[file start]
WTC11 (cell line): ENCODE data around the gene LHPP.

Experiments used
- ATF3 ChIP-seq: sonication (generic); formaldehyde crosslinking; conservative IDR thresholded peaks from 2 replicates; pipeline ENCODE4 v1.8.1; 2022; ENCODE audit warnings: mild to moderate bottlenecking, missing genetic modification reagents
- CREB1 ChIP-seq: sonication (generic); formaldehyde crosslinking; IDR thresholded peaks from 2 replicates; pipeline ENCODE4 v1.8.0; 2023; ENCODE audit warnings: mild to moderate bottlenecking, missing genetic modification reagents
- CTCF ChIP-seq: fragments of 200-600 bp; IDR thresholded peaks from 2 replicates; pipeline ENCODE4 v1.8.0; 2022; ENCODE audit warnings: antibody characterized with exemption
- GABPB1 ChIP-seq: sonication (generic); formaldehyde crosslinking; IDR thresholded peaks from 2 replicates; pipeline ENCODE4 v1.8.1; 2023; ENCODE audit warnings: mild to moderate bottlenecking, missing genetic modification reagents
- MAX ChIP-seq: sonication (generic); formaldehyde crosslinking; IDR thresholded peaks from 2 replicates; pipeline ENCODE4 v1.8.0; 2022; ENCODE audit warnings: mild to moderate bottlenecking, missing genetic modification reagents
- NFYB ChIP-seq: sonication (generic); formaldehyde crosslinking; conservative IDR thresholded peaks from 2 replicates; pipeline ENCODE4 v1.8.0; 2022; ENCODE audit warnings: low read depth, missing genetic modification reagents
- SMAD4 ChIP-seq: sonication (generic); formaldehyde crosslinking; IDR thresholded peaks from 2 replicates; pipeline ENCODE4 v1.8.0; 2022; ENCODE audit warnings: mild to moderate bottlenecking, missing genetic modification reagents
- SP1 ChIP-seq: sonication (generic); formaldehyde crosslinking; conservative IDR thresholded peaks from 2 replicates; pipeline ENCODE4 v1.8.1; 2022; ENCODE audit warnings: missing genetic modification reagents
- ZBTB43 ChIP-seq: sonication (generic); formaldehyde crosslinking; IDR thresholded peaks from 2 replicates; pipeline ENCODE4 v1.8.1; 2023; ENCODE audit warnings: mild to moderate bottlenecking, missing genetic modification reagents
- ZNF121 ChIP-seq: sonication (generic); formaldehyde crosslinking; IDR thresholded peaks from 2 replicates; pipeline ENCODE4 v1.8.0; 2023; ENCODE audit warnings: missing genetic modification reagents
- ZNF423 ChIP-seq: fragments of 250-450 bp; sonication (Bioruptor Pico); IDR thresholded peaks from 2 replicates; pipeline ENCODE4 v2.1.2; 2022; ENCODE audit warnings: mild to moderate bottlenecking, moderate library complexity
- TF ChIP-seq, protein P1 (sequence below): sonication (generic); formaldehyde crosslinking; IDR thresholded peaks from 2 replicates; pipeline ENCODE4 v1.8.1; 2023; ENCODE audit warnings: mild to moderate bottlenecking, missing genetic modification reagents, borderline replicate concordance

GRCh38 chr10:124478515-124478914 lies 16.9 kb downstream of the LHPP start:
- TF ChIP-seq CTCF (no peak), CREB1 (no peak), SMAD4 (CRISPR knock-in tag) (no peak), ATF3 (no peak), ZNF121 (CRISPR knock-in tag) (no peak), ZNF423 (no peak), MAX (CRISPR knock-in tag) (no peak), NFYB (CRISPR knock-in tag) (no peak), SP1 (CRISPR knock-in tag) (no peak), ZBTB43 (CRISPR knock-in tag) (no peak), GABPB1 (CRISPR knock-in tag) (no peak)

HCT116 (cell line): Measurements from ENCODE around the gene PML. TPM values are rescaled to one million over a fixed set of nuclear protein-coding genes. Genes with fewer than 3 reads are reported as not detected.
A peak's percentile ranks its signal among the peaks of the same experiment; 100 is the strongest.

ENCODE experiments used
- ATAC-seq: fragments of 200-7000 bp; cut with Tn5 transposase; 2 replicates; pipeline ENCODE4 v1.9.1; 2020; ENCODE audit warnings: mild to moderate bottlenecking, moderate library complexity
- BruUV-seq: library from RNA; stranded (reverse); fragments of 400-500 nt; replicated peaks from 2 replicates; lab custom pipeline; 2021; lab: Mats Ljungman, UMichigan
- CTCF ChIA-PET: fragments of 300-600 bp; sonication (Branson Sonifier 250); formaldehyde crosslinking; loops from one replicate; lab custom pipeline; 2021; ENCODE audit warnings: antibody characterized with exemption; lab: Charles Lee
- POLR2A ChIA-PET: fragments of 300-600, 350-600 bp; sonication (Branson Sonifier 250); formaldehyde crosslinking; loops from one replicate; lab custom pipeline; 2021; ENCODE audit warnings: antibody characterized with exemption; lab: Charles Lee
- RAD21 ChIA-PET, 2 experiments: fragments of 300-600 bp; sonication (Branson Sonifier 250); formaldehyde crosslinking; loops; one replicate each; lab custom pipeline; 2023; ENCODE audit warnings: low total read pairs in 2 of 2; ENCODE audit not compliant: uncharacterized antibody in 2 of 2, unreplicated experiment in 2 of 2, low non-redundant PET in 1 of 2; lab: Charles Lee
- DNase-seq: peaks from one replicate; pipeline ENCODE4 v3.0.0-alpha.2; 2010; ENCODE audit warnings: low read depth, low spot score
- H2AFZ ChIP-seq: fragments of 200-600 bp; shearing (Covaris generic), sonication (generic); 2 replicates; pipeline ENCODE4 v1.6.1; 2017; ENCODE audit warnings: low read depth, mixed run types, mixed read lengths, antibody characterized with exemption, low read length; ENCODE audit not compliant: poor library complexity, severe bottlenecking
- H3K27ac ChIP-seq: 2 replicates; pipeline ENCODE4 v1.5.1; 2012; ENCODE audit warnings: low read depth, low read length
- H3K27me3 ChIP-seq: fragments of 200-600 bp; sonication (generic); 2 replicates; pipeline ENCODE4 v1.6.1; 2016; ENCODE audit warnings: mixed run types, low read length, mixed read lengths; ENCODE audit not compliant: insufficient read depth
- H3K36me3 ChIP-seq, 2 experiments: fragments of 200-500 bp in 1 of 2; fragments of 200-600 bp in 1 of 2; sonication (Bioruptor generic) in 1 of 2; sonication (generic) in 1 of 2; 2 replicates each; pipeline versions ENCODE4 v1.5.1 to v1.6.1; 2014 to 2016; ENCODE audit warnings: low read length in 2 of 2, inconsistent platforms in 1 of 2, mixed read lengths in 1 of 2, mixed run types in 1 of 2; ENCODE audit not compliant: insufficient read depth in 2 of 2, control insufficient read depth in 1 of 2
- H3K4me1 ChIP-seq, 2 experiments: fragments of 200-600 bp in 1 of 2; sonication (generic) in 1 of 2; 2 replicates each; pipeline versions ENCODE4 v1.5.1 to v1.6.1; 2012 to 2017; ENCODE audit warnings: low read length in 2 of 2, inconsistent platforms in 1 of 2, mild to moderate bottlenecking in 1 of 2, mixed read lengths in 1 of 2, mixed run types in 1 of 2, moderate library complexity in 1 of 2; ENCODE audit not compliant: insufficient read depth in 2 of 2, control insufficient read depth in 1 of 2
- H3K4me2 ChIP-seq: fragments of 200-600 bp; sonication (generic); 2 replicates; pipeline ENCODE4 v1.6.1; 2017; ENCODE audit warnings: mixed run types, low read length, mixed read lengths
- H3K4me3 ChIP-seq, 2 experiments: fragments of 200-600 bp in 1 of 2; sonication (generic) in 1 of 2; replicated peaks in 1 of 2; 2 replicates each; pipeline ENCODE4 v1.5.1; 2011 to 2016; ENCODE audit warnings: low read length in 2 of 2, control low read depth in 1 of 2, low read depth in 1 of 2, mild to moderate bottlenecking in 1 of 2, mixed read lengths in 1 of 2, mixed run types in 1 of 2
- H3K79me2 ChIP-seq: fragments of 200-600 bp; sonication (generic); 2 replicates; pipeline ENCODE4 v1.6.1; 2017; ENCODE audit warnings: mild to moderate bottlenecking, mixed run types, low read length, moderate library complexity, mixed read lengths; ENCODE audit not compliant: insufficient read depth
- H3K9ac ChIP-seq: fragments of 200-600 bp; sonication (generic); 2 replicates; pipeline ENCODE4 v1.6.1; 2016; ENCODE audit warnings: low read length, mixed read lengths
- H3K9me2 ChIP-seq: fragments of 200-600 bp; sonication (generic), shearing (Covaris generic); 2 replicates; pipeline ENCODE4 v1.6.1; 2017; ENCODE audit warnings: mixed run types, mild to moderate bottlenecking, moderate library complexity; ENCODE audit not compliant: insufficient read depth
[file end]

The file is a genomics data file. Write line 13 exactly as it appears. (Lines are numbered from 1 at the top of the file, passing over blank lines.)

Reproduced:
- ZNF423 ChIP-seq: fragments of 250-450 bp; sonication (Bioruptor Pico); IDR thresholded peaks from 2 replicates; pipeline ENCODE4 v2.1.2; 2022; ENCODE audit warnings: mild to moderate bottlenecking, moderate library complexity